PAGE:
By Diana Shepherd
Here are two topics you’d probably rather not think about: divorce and taxes. If you’re separated or newly divorced, however, it could be worth your while to get some good financial advice about both.
Also known as “maintenance”, spousal support is typically treated as taxable income to the person receiving it and tax-deductible for the person paying it. Before deciding whether a specific amount is going to work, you need to know what the actual out-of-pocket cost is if you’re the payor or the net amount that you’ll receive if you’re the payee. For example, if paying $30,000 in spousal support annually, how much is that $30,000 going to cost you after factoring in the tax deduction? And, if you’re receiving the $30,000, how much of that will you have to pay in taxes? For payments to qualify as spousal support with Canada Revenue Agency (CRA), they must meet a number of requirements; talk to your lawyer or Certified Divorce Financial Analyst® (CDFA®) professional to make sure you’ve met them all.
Generally speaking, child support is non-taxable income to the person receiving it and it is not tax-deductible by the person paying it. If you’re going to be paying both spousal and child support, you may be tempted to lump both payments together and call them “spousal support” so you can claim a bigger tax deduction. Sorry to burst your bubble, but CRA is wise to this “strategy”, which could land you in serious hot water! You can also end up owing back taxes, penalties, and interest if your support payments are not structured correctly in your agreement.
Usually, payments must be made directly to the recipient to be classified as support. But what if you’re going to be paying child or spousal support to an ex-spouse who has a genuine problem with money—a gambling addiction, for instance? “Third-party or specific-purpose payments can be considered support payments [under certain circumstances],” says Mary Krauel, CPA, CA, MBA, CDFA®, who practices in Mississauga and London, Ontario. “Specific-purpose payments may include rent, property taxes, insurance premiums, and educational or medical expenses for the benefit of the recipient.” This is helpful in settlements where there is a need to ensure that the support payments will be used by the recipient for necessary expenses while at the same time preserving the deductibility for the payor, she adds. “To guarantee deductibility--clearly state it in the agreement.”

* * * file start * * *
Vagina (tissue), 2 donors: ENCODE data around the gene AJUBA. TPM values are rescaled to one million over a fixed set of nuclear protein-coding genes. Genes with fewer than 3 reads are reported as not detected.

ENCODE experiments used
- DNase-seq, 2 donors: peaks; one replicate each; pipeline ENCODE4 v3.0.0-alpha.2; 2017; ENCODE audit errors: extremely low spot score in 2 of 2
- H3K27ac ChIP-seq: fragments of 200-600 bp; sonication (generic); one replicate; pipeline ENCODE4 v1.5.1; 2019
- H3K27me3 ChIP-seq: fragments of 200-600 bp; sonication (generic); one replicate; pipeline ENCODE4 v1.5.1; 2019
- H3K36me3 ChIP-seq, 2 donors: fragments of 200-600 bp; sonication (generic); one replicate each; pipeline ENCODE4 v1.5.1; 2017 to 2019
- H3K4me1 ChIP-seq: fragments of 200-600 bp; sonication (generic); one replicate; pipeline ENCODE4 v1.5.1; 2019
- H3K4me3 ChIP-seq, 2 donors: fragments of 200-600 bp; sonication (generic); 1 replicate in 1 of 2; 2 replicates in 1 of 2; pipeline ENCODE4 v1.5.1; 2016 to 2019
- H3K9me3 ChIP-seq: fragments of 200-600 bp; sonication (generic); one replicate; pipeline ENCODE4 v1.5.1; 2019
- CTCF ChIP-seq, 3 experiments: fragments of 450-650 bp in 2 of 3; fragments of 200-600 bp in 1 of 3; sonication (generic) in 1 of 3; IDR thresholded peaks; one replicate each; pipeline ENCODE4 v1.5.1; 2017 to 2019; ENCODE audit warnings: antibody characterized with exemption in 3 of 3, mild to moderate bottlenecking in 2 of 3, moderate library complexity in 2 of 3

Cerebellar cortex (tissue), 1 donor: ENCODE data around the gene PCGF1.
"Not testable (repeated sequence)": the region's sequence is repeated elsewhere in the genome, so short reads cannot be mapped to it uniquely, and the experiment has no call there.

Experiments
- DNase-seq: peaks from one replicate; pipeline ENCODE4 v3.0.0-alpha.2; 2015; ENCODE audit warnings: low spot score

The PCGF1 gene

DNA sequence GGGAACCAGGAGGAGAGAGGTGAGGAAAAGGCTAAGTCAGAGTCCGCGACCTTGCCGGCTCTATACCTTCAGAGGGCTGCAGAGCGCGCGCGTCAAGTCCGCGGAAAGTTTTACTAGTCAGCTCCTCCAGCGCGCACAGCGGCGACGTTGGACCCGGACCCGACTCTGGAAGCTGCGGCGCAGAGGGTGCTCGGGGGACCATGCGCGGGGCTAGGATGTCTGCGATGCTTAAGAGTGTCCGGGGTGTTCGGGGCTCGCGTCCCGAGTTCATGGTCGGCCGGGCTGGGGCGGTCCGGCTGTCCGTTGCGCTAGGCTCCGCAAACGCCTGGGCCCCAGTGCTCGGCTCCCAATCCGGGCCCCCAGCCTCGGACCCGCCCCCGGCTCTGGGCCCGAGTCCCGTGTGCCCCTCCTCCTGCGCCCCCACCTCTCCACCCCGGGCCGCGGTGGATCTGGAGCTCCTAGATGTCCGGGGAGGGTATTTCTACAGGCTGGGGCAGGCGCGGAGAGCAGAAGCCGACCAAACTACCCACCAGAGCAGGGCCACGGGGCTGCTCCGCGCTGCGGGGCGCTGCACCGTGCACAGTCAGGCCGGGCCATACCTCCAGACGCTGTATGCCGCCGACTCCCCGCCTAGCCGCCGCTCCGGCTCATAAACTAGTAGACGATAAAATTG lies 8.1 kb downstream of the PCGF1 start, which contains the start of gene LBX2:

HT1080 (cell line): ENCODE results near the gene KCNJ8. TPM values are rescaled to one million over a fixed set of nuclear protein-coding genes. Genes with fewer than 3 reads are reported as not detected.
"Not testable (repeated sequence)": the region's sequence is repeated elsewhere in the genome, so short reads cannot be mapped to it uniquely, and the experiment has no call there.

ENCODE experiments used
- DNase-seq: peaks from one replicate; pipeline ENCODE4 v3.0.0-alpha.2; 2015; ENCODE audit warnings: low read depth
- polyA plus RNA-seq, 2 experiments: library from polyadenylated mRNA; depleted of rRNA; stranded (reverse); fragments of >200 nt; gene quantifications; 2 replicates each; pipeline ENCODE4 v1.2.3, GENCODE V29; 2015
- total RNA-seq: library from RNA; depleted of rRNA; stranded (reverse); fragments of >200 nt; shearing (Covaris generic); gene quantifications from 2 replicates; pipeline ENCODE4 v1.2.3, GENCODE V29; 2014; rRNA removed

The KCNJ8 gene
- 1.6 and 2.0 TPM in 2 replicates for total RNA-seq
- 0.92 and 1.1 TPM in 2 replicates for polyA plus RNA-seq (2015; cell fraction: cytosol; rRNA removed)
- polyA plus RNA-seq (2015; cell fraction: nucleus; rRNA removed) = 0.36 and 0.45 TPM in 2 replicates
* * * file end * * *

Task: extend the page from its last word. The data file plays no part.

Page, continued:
You can deduct legal fees paid to establish, increase, or collect support payments; however, only the recipient of support may claim these deductions—not the payor. Ask your CDFA professional or accountant whether you can deduct any of the divorce-related professional fees before you file your taxes.
Make sure you’re taking advantage of all possible tax credits and benefits during and after divorce; if your agreement isn’t structured correctly, you may be unable to claim tax relief. Karen Hallson-Kundel, CGA, CBV, CDFA®, who practices in Winnipeg, Manitoba, points out that the separation agreement must specifically identify the parent who will claim the child in order to preserve the Eligible Dependant tax credit, for instance. “Families with two children can structure the separation agreement to indicate that each parent claims one child, effectively doubling the tax benefit,” she says. “Carefully planning this aspect of a separation agreement can save your family between $4,052 and $6,702 (depending on your province) for the 2012 tax year.” In the year of separation, have your CDFA professional or accountant crunch the numbers to see whether you should be claiming the spousal support or any allowable tax credits. “If you pay support and you are were separated for only part of the year, you may claim either the deductible support paid that year or allowable refundable tax credits—whichever yields the larger benefit,” says Karen Archibald. “For example, Sally and Joe separated on September 1, and Joe pays Sally $300 each month in deductible support. Joe would be far better off claiming the spousal credit of $10,527 versus the support of $1,200.” Of course, there are different tax credits and benefits available in each province or territory, so ask your CDFA professional about what is available in your area and for your situation.